The Penultimate Interglacial period occurred about 125,000 years ago, and at that time Northern Hemisphere summers were slightly warmer than today, roughly 1.7-3.3°F (1-2°C) warmer. This interglacial is also referred to as the Eemian interglacial and is attributed to changes in the Earth's orbit.
One interesting thing to note is that because climatologists consider this period to have had similar temperatures to those we are currently facing with global warming, they have used the geologic record to reconstruct environmental conditions in an attempt to understand the types of conditions humans will be facing in the coming years with global warming. What they were able to reconstruct is that at that time, with the increase in temperature of 1.7-3.3°F (1-2°C), sea levels rose about 13-19 feet (4-6 m) above the levels of today, and the majority of southern Greenland's glaciers had fully melted. Because these glaciers melted, they contributed 6.6-9.8 feet (2-3 m) of the rise in sea level, which is a vivid example of why the glaciers that are melting today in Greenland, the Arctic, Antarctica, and other continents are of such concern to climatologists.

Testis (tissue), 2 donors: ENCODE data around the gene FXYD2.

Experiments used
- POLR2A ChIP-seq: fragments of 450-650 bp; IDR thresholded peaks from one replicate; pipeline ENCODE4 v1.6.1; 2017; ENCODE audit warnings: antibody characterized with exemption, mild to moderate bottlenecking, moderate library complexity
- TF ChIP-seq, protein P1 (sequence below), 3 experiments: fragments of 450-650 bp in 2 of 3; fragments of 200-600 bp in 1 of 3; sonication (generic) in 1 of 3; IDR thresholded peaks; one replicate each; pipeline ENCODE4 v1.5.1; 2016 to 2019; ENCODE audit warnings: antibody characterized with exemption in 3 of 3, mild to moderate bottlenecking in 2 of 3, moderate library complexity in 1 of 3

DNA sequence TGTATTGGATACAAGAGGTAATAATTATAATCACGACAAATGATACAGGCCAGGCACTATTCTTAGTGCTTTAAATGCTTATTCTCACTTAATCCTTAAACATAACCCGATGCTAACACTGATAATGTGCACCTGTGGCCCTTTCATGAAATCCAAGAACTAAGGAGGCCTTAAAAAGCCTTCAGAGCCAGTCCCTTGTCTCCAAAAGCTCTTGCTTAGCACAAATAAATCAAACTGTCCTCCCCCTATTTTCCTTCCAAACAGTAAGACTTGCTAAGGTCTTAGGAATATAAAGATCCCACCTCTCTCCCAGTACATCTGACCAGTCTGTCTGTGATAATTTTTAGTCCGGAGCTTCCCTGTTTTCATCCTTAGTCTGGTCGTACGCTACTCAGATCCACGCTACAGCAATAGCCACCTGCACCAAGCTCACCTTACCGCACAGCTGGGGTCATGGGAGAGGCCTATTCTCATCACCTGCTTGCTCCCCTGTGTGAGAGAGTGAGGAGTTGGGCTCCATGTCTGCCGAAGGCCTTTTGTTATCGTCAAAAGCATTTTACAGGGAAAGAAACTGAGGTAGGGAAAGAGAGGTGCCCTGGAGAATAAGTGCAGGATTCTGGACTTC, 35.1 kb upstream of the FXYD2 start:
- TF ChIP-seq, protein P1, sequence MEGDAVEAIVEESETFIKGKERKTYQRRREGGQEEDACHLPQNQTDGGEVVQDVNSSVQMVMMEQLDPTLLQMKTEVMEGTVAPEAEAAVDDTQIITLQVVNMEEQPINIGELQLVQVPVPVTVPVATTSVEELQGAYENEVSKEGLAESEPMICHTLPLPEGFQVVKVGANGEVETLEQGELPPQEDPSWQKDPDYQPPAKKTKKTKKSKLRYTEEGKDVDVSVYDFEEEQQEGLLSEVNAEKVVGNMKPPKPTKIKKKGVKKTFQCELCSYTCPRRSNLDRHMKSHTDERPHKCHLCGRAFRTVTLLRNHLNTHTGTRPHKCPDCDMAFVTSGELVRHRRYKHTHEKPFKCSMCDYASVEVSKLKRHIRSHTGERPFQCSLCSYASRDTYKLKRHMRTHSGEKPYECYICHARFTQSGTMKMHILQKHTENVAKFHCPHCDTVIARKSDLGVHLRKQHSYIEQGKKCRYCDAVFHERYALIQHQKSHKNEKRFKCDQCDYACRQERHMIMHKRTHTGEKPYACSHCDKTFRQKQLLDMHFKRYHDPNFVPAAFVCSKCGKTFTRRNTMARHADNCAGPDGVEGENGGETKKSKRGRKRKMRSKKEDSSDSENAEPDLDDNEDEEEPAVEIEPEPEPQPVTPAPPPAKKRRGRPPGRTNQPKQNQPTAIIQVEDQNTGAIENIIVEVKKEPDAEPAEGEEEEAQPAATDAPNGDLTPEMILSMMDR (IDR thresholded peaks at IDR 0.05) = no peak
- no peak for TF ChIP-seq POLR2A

Scientists have run paleoclimatic models on this data and have been able to determine that this major melting of glaciers was triggered by temperatures that were only 5-8.3°F (3-5°C) warmer than today. What is also alarming to climatologists is that the Penultimate Interglacial period's physical conditions are the closest to the physical conditions of today.
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